Fri. Dec 2nd, 2022

Ottawa-based Shopify is resisting calls to cut ties with a controversial site accused of being anti-LGBTQ2 known as “Libs of TikTok,” which sells goods on the e-commerce platform plastered with accusations of “grooming” children.

The products use the words “Stop grooming our children,” a claim the Anti-Defamation League says has been increasingly used by some far-right activists over the past year without evidence against members of the LGBTQ2 community; especially the drag ones.

Several prominent LGBTQ2 voices, including Helen Kennedy, head of the LGBTQ2 advocacy group Egale, and openly queer Ottawa city councilor Ariel Troster, called on Shopify to end its service to the vendor, which did not respond to questions sent to Global News on Monday.

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However, Shopify told Global News that it has no intention of cutting ties with the supplier.

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A spokesperson said that “this merchant is not currently in violation of Shopify’s Acceptable Use Policy.”

That policy specifically prohibits Shopify users from promoting or condoning “hate or violence” against “people based on … gender” and “sexual orientation,” among other categories.

“Shopify’s growth means we are increasingly becoming the platform of choice for anyone looking to sell to their consumers online. We host companies of all types and sizes, with different worldviews,” said the spokesperson.

“We take concerns about merchants on our platform very seriously, and Shopify’s AUP lists activities that are not allowed on our platform.”

The calls for Shopify to end its partnership with the retailer come after a mass shooting at a gay nightclub in Colorado that left five dead and 18 injured.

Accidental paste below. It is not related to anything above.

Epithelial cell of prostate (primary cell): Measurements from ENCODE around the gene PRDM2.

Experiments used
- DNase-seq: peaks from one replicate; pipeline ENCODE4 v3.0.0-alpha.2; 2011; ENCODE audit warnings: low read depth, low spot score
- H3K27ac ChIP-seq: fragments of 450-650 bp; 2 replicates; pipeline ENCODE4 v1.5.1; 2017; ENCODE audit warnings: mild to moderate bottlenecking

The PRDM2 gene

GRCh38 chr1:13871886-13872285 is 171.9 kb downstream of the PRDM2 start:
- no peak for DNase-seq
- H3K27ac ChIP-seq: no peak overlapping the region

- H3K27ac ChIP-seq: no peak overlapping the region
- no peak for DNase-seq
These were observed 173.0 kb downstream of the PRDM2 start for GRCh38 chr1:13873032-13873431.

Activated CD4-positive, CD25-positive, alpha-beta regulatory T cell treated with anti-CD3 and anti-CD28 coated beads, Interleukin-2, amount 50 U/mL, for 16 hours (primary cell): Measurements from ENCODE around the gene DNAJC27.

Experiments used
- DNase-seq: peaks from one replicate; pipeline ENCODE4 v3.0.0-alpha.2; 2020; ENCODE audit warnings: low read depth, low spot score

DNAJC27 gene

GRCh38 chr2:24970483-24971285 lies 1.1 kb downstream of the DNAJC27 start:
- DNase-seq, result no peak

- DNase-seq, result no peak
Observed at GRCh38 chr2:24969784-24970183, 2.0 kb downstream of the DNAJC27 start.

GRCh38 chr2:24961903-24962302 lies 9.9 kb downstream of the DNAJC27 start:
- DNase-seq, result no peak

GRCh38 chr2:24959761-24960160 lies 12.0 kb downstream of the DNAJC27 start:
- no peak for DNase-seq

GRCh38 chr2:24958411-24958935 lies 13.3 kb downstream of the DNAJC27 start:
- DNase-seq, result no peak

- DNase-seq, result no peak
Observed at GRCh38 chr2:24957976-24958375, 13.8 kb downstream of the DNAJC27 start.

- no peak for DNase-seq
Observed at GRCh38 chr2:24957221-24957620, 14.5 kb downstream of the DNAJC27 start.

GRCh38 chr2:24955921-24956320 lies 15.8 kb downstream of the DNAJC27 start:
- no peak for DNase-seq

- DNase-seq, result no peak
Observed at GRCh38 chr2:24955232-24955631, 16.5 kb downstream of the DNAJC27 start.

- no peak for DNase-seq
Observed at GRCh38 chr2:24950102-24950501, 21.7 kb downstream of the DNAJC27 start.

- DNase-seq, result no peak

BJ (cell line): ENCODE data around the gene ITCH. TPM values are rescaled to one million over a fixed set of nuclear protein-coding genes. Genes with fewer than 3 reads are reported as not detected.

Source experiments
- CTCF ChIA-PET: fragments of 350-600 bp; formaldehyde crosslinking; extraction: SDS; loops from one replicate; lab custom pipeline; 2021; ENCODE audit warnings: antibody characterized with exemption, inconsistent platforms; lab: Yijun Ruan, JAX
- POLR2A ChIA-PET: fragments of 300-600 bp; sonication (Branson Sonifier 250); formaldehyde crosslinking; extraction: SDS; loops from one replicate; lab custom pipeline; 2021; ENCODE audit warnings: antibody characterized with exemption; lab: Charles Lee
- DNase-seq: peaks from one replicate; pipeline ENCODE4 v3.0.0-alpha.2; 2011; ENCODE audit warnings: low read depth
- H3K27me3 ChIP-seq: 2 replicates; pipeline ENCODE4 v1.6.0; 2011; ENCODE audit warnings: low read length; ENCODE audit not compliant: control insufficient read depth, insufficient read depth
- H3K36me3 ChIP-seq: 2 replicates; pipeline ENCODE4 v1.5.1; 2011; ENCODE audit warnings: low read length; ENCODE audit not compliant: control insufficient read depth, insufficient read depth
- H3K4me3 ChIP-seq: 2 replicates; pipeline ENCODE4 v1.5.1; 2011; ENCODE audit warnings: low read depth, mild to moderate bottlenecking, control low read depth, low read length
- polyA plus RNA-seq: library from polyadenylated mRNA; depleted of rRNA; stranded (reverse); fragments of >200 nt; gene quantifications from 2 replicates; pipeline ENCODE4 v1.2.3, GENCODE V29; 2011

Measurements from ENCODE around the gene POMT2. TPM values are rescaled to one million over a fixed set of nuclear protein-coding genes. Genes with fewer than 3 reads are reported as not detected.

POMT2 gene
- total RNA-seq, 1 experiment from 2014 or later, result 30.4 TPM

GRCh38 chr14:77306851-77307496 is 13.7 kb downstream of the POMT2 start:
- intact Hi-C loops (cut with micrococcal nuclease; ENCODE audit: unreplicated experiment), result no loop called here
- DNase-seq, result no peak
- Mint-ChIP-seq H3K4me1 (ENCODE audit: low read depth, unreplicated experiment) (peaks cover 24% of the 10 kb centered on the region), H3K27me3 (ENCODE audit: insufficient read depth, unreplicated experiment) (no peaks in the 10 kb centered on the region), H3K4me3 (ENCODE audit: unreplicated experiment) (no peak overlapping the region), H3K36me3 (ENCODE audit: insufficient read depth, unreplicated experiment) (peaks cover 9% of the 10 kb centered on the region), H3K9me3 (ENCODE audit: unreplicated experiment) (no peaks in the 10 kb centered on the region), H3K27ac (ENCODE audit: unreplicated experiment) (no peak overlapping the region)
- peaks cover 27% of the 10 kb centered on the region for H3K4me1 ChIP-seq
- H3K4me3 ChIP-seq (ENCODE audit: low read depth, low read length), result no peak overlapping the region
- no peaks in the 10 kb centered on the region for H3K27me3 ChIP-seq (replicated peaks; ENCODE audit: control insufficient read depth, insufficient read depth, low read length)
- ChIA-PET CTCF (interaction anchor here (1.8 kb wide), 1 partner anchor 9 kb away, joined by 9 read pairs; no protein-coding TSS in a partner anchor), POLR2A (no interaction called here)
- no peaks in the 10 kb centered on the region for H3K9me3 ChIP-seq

While the tagline doesn’t specify if it has anything to do with the LGBTQ2 community, Troster said Libs of TikTok is “specifically targeting trans people, trans artists, the LGBTQ community,” making it clear to her the message her merchandise is trying to convey.

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“Selling merchandise that says ‘Stop Grooming Our Children’ is intentionally intended to incite hatred and violence against our community,” Troster said.

“I urge Shopify to drop Libs of TikTok as a client.”

US media, including The Washington Post, have reported that the Libs of TikTok frequently share anti-LGBTQ2 content on their social media platforms, including numerous tweets mocking the use of gender-affirming pronouns and highlighting all-age drag events as cause for concern.


Click to play video: 'Drag Queen book reading sparks protest outside downtown Edmonton library'


A Drag Queen book reading sparked a protest outside a downtown Edmonton library


Despite five attempts by Global News over 24 hours to request comment from the Libs of TikTok on Monday, no response had been received by the time of publication.

The Libs merchandise that TikTok sells is an “insult” to LGBTQ2 people, Kennedy said.

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“Can you imagine what it’s like to pass someone on the street, in your neighborhood that you like to think you’re safe in, with a T-shirt that says, or a cap that says, ‘Stop grooming our children,'” Kennedy said.

“It is an insult to your identity as a human being and has no basis in fact…. It is simply ignorance.”

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Shopify has a “responsibility” for removing the site, Kennedy added.

“I think it’s offensive. I think it incites violence and hatred,” Kennedy said.